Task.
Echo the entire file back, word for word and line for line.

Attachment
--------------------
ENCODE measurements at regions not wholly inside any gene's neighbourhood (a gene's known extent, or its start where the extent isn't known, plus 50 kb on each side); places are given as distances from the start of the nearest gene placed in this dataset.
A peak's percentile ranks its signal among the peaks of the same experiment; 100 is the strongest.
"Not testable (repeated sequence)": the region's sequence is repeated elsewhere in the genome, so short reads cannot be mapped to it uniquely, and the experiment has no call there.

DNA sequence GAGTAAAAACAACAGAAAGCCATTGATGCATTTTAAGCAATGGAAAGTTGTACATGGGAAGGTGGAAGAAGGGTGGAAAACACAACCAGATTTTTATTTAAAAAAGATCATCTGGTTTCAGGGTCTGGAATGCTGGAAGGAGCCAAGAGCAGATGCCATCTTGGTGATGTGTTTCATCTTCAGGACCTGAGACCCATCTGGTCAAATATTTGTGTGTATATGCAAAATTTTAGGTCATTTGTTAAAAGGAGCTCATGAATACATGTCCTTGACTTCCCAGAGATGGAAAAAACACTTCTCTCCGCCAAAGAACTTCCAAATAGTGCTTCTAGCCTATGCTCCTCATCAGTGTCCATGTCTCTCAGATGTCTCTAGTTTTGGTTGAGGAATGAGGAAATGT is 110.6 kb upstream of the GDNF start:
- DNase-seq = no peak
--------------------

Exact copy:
ENCODE measurements at regions not wholly inside any gene's neighbourhood (a gene's known extent, or its start where the extent isn't known, plus 50 kb on each side); places are given as distances from the start of the nearest gene placed in this dataset.
A peak's percentile ranks its signal among the peaks of the same experiment; 100 is the strongest.
"Not testable (repeated sequence)": the region's sequence is repeated elsewhere in the genome, so short reads cannot be mapped to it uniquely, and the experiment has no call there.

DNA sequence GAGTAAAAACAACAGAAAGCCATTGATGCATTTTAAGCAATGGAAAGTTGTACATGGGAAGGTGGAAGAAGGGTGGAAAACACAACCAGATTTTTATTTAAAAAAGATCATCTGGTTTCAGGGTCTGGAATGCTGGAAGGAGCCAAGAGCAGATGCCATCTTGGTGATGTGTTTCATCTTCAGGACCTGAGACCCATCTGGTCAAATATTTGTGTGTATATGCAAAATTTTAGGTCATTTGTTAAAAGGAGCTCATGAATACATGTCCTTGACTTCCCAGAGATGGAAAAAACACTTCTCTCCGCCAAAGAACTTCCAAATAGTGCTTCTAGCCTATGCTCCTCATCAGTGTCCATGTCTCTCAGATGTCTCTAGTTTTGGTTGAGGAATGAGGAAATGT is 110.6 kb upstream of the GDNF start:
- DNase-seq = no peak